Performance Testing, LoadRunner Tips&Tricks

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Monitors: How does the monitoring work?

The objective of LoadRunner is simple; to load an application (set upon a certain environment and hardware), monitor the servers that is in the environment housing the applications, and lastly collect the results for analysis. LoadRunner sells itself as a load testing tool that is not intrusive in any environment with the capability of not requiring installation of agent programs on the servers in the environment.

How is this achieveable?

What LoadRunner does is to collect information of monitoring counters of the native monitors. Native monitors in this context means the programs/modules that is in-built with the system that you are monitoring. Example of the commons, for monitoring Windows System Resources, LoadRunner draws information from the in-built tool, Perfmon which is available for almost all Windows OS. For Unix System Resources, LoadRunner uses rstatd daemon of Unix OS for monitoring.

To name a few others, for non-System Resources, such as Web Server Resources, Apache Web Server, the server must be configured to allow monitoring before LoadRunner can draw data out. This applies for Web Application Server (WebLogic, WebSphere, etc.) so on and so forth.

For Database Servers, a client is needed to be installed for the monitoring to be successful. Example, for Sybase Database, the Sybase AES client (if I do not remember wrongly) needs to be installed on the Controller; Oracle Database requires the V$SESSION table to be working. With exception of MS SQL, the counters are in-built into Perfmon.

The list can go on however, the concept of monitoring is the same and applies for other monitors that is not mentioned in the above examples too. (More information of the monitoring requirements can be consulted in the Monitor Reference provided with each installation of LoadRunner.)

Therefore, before any monitoring, the native monitors must be working prior to the test. If the native monitors are not working, the monitoring by LoadRunner will certainly fail. Usually, the monitors failed on the following reasons which I guessed for all load tester should be aware of.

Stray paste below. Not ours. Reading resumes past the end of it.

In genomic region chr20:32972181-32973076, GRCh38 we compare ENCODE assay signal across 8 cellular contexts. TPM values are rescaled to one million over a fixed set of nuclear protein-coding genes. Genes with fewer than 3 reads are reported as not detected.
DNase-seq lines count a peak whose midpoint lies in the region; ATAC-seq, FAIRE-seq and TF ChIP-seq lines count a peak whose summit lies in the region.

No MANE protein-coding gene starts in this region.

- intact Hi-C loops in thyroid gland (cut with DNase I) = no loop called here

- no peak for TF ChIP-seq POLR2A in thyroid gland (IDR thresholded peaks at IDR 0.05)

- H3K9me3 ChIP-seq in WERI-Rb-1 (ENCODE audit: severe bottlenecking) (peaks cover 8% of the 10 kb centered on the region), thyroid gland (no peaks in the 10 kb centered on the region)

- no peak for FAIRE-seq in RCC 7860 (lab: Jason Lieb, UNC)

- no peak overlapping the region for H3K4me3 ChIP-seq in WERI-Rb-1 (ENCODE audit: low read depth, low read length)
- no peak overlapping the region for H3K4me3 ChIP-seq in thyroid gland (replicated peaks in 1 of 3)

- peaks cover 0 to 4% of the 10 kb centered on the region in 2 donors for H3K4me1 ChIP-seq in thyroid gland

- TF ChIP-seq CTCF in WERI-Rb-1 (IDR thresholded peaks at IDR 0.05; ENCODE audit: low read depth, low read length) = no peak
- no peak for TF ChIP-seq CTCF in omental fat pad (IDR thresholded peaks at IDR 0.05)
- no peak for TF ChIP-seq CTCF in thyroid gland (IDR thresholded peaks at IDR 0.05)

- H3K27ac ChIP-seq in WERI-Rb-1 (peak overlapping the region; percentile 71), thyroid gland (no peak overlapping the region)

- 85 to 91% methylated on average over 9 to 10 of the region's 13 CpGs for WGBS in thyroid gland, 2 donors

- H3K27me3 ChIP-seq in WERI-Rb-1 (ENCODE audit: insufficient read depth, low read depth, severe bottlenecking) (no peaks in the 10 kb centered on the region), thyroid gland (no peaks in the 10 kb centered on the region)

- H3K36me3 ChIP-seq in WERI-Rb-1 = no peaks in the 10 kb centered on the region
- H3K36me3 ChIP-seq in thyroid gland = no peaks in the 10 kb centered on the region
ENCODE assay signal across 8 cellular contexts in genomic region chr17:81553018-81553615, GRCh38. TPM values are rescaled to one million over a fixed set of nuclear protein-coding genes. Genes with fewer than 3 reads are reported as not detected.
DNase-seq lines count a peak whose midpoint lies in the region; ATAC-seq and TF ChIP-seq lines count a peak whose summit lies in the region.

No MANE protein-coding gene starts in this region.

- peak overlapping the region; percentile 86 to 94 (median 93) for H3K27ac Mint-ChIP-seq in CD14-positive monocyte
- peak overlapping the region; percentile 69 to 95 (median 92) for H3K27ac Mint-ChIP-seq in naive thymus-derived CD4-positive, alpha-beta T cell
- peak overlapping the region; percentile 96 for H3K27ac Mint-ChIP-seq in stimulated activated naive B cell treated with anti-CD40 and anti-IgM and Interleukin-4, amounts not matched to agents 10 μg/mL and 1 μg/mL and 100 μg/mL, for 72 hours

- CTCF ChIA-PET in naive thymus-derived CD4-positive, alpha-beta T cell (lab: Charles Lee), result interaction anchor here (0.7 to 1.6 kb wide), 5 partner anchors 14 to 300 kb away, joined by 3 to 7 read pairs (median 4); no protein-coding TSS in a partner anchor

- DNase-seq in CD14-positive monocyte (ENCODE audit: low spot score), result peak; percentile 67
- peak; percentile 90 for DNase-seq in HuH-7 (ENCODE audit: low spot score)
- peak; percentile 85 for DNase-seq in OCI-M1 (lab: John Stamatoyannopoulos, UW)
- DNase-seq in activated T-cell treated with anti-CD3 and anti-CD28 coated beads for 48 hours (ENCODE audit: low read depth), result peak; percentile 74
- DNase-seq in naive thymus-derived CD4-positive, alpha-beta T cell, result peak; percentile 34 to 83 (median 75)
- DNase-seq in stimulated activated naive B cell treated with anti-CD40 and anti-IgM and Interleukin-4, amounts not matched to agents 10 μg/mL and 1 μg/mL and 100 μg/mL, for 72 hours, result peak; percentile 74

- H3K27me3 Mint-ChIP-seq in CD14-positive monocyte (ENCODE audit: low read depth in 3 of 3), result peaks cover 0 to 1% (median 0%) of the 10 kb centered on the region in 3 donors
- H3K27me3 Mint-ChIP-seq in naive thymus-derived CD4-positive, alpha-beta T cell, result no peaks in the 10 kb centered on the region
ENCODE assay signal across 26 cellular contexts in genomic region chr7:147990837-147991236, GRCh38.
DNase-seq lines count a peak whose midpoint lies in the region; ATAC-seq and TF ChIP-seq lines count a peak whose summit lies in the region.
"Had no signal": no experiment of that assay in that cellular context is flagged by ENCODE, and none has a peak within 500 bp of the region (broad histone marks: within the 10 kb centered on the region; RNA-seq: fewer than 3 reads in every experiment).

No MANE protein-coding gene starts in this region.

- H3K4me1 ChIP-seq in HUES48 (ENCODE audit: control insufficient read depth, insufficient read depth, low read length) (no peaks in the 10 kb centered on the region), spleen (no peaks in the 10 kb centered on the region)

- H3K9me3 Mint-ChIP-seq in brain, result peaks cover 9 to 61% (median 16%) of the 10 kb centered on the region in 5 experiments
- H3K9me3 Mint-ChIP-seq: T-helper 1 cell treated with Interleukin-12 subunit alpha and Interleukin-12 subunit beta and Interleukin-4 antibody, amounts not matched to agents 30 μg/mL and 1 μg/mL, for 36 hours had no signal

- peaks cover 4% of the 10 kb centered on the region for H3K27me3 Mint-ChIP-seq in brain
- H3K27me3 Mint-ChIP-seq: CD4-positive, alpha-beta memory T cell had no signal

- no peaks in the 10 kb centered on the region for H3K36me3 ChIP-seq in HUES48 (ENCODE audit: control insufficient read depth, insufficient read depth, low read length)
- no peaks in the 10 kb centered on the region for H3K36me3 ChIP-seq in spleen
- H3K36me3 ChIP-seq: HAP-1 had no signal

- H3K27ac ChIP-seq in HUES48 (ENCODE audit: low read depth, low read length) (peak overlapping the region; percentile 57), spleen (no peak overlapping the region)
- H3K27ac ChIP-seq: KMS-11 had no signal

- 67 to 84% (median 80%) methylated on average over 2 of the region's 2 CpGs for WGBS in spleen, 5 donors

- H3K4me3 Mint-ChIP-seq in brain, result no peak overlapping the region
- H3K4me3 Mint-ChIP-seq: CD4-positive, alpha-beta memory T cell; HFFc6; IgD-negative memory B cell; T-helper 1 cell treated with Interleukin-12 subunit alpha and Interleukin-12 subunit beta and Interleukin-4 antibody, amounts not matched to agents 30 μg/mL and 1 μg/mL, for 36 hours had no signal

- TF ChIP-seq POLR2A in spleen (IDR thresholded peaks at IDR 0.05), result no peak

1. No support for the native monitor.
2. Configuration problems on the native monitors.
3. Environmental Issues such as security, firewall and policies.

A good understanding of the native monitors such as its configuration, type of monitoring data it can provide, and how it generally works will be a good foundation before the load test. This wil be useful for the load tester to relate the required configuration to the System Admin/Engineer, Network Engineers, etc.

In summary, LoadRunner collects monitoring data from the native monitors. Therefore, the native monitors must be configured correctly prior the load test. The reasons for failure could be due to (1) no support, (2) configuration problem and (3) environmental issues.

Hopefully, the above information will be of used to you by serving an understanding of the monitoring requirements needed by LoadRunner.

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3 Responses to “Monitors: How does the monitoring work?”

  1. # Blogger MNEMONIX

    Nice post about the LR monitors. Is there a manual/guide that instructs me to go about installing LR monitors and simultaneously troubleshoot certain commonly faced issues? Thanks in advance.  

  2. # Blogger Hs

    The detailed information can be found in LoadRunner Monitor Reference. It is available in all installation of LoadRunner as PDF format. If you have tried those, then you may want to try the support knowledge base at http://support.mercury.com. They have a couple of articles that can assist you. If all fails, it will most likely be a specific configuration in your organisation or client which you may need to discuss with the security, database, server or network admin about it. :)  

  3. # Anonymous rocky

    Very neatly written! Very much useful.. thanks a lot!  

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